Michael SlaterMichael Slater>> I’ve been working in high technology for more than 30 years. I started out as a hardware engineer at Hewlett-Packard developing microprocessor-based test equipment. I spent several years as a consultant building embedded microprocessor applications, and I ended up writing a lot of assembly and C code. In 1987, I created the Microprocessor Report newsletter and the Microprocessor Forum conference, and that began a 12-year adventure in the publishing and conference business that led me away from engineering. In early 2000, I left this business, after selling it first to Ziff-Davis and then to Cahners, to launch a venture-funded startup in the digital photo space. We sold that company, Fotiva, to Adobe in late 2001. The software we built become Photoshop Album, and then the Organizer mode of Photoshop Elements (on Windows only). I spent five years at Adobe managing a research team doing advanced photo management work. During the time I was at Adobe, I built a resource site for San Francisco Bay. I build this in PHP, and learned a lot about how painful that can be. I learned that I love the interactivity and immediate feedback that the web offers. And the experience with PHP, and with building a fairly complex application without any framework, really set me up to appreciate Rails. I tried unsuccessfully to get Adobe into the online world several times, and eventually left to build web applications on my own. I had started a Rails project at Adobe in early 2006, but it never saw the light of day. When I left in November 2006, I began working as an independent Rails developer. While working with Rails, I became frustrated with the lack of any cohesive on-line resource. The framework changes too quickly for books to remain up-to-date; the Rails wiki isn’t adequately maintained; and although there are lots of great articles scattered around various blogs, they can be hard to find. So with the combination of my experience building Microprocessor Report and BoatingSF, and my interest in the Rails world, I decided to launch BuildingWebApps.com, which I hope to build into the best online resource for Ruby on Rails developers. In mid-2007, one of my Adobe colleagues, Christopher Haupt, left the company and joined me in forming Collective Knowledge Works, Inc. Chris led the online services group in Adobe’s digital imaging operation and is a real expert in web technologies. We’re taking the platform we’ve built for BuildingWebApps.com and are evolving it into a hosted offering for anyone who wants to build similar sites on other topics, combining a rich database of information with community features. Our goal is to create the leading next-generation platform for community sites that are focused around a specific body of knowledge.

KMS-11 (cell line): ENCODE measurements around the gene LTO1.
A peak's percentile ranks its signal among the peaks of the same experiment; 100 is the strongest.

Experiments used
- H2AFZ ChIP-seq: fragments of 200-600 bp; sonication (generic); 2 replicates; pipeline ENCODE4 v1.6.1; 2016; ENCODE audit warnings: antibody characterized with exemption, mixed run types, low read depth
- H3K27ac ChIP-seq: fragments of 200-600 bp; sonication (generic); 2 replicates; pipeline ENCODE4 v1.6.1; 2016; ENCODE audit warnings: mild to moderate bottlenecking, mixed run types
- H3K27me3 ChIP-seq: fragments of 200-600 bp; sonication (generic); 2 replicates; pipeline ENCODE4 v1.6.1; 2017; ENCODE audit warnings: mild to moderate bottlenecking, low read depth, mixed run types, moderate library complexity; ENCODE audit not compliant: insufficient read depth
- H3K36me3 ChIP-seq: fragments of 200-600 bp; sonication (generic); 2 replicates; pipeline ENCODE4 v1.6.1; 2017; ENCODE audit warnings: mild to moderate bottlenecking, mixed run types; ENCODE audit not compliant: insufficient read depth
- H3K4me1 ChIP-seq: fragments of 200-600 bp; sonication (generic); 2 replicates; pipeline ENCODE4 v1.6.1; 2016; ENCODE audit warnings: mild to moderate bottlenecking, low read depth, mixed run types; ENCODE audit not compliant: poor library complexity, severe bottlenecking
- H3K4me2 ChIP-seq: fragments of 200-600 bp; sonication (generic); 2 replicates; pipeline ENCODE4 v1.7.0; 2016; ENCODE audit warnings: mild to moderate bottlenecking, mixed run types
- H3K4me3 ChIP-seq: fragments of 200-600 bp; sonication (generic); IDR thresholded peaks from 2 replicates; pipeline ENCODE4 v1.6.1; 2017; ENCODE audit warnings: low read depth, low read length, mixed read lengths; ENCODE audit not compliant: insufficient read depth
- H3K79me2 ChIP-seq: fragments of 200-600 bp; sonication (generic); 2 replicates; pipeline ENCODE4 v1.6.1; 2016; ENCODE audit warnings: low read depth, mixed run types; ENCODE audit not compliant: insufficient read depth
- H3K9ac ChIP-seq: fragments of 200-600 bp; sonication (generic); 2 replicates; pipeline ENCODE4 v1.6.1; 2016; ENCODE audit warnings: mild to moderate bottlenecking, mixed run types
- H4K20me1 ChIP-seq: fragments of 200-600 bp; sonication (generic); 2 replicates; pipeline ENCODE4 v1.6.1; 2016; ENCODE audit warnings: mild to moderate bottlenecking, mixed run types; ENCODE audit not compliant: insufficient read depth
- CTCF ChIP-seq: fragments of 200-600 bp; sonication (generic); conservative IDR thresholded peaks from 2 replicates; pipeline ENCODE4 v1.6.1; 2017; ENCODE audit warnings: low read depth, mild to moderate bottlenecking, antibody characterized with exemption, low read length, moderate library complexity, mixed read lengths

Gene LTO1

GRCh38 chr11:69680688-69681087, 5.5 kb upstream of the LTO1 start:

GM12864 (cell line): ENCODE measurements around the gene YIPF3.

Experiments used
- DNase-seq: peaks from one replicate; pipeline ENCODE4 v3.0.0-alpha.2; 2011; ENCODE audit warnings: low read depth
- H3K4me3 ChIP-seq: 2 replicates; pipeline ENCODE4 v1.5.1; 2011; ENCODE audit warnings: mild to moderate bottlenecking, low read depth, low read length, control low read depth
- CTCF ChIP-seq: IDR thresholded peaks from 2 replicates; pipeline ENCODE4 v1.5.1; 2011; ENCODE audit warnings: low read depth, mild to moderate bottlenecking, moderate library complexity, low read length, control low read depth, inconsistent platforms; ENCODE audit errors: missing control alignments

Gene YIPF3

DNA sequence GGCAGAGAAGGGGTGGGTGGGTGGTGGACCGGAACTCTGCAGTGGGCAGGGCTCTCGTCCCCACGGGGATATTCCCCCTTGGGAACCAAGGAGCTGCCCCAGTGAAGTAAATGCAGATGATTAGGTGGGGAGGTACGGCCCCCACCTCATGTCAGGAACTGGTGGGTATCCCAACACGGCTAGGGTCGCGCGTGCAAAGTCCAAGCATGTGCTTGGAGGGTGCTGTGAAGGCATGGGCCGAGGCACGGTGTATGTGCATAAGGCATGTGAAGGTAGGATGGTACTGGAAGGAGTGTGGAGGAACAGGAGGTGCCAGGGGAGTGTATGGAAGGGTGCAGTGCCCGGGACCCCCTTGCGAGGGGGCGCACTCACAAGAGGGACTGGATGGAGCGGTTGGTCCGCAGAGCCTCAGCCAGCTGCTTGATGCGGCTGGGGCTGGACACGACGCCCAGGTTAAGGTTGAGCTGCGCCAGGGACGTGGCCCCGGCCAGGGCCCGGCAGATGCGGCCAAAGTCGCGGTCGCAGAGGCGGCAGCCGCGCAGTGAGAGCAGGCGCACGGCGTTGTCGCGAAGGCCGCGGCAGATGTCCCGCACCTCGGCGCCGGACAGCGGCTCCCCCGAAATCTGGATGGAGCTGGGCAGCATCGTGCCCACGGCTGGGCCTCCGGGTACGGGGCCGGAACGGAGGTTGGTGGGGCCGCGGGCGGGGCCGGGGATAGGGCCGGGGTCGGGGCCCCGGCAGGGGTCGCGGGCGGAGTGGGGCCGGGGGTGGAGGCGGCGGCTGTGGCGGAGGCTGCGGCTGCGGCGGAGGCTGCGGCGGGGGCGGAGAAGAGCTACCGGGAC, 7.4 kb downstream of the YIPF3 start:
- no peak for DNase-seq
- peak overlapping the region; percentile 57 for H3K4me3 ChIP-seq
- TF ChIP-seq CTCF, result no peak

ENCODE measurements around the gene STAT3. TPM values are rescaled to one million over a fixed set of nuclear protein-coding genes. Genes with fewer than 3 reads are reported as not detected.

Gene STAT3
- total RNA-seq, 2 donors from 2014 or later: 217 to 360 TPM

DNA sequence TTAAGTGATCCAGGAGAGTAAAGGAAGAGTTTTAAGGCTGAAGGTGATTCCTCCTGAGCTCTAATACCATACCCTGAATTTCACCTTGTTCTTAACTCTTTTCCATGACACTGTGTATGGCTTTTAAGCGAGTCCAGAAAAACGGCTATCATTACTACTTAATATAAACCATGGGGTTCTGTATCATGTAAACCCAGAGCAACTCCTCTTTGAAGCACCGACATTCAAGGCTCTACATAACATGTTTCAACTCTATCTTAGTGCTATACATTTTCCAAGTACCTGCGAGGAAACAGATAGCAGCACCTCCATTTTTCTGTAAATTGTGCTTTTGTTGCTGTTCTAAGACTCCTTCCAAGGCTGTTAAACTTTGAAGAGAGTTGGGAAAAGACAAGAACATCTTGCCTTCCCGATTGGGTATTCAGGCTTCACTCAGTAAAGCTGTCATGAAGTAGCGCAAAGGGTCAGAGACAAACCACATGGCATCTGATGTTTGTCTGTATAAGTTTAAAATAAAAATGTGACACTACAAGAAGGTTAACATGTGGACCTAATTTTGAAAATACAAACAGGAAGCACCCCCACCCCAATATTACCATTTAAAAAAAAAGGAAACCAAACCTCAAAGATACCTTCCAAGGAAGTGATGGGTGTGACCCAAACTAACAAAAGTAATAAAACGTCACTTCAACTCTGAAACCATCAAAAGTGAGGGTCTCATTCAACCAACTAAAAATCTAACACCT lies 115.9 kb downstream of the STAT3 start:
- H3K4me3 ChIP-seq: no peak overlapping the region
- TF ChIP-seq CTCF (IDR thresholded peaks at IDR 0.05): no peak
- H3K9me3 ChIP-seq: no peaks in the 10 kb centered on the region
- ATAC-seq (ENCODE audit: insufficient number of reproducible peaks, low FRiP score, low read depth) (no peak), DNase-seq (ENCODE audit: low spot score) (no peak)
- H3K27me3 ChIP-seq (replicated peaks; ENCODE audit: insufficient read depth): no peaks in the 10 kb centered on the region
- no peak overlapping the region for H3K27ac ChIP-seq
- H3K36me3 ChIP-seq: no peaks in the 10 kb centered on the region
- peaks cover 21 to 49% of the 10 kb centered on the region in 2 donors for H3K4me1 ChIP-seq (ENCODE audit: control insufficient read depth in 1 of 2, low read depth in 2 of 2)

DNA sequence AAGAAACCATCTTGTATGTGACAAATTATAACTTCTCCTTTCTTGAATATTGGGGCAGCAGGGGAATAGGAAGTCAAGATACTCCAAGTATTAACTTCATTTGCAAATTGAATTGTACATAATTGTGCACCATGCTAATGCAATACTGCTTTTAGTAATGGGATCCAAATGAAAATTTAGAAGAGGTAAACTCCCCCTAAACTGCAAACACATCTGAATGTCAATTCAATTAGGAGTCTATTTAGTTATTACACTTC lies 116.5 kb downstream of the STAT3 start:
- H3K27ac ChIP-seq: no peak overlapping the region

Satish>> You run a Free Online Ruby on Rails Course which is complementary to the course we run at RubyLearning. Could you tell us more about this course?